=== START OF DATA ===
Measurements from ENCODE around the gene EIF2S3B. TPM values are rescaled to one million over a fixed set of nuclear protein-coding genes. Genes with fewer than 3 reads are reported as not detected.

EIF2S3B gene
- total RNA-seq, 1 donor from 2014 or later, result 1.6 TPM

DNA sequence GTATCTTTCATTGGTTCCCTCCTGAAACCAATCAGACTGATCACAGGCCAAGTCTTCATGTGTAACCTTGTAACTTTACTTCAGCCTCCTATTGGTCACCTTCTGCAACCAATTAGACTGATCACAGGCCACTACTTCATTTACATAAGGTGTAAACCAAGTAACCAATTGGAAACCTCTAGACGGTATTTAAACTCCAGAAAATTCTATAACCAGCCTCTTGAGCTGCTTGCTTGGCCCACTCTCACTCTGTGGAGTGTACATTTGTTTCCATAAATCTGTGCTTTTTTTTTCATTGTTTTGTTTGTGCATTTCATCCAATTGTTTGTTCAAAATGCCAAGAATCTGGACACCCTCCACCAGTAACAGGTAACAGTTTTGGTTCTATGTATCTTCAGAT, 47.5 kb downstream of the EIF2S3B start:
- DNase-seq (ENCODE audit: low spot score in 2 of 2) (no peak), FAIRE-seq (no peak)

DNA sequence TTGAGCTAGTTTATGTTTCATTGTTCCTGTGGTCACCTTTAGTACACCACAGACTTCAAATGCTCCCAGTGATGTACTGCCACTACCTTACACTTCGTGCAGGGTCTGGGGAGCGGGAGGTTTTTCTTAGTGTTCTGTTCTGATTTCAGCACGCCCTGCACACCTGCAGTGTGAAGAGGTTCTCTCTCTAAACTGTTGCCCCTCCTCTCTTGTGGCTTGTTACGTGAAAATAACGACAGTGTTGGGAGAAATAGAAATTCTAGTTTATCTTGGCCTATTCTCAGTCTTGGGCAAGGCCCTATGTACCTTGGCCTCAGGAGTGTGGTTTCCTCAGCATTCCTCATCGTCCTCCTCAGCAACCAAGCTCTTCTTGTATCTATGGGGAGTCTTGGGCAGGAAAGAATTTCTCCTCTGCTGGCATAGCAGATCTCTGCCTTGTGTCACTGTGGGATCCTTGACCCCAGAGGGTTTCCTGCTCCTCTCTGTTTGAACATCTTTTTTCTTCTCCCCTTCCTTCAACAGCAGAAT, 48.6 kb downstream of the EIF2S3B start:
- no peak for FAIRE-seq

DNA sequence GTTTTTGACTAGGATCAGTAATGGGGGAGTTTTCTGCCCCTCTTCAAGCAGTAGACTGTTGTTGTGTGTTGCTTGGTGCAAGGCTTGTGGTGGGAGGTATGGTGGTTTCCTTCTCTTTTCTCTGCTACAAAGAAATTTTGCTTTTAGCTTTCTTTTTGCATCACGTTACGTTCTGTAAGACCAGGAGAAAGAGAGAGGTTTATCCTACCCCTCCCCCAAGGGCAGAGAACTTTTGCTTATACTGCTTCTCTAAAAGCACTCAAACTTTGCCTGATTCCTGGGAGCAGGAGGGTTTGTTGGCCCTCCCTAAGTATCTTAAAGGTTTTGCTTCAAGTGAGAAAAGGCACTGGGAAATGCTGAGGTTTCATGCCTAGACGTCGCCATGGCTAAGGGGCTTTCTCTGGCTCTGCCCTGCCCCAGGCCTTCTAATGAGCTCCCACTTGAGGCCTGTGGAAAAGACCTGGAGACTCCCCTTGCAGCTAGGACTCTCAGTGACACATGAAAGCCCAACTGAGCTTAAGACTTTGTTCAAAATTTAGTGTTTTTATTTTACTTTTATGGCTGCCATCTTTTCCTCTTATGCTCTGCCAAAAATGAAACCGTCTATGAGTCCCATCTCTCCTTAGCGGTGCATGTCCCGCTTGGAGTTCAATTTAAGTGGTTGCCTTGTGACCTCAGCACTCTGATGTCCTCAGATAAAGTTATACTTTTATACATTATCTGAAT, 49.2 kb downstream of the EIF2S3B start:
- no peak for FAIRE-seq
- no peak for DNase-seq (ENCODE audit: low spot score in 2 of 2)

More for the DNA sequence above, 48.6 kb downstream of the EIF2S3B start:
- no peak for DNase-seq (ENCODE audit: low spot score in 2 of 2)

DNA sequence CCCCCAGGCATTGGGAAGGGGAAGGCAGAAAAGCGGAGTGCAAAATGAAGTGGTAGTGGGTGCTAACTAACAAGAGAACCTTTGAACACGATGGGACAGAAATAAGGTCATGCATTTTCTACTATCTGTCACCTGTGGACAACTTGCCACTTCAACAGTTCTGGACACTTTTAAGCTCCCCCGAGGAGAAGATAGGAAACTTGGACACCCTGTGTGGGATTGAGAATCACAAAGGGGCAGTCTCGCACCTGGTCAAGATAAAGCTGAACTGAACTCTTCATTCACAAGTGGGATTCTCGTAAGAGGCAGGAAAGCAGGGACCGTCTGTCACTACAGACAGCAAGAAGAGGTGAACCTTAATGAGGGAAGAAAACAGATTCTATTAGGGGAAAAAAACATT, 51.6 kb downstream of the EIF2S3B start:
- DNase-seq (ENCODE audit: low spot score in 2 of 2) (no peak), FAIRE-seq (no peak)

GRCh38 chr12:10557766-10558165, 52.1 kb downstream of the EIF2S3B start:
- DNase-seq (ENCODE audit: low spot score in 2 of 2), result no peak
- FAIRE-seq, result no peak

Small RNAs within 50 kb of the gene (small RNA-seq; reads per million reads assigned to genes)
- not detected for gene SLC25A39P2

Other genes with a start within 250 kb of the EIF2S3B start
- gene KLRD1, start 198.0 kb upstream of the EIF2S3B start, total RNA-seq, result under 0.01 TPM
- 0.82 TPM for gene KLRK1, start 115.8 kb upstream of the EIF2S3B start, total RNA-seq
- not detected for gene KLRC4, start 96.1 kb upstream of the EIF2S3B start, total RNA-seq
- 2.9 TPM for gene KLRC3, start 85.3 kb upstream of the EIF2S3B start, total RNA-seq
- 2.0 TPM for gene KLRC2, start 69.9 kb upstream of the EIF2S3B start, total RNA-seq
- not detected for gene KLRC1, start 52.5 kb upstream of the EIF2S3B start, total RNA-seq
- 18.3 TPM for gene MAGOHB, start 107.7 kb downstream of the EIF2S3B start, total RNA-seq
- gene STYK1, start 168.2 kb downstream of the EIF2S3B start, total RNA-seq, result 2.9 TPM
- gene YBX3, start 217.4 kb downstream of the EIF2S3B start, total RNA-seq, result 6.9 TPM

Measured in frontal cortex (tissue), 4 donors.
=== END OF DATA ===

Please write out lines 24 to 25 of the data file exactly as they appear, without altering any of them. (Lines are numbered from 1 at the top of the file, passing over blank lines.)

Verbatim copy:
- 2.9 TPM for gene KLRC3, start 85.3 kb upstream of the EIF2S3B start, total RNA-seq
- 2.0 TPM for gene KLRC2, start 69.9 kb upstream of the EIF2S3B start, total RNA-seq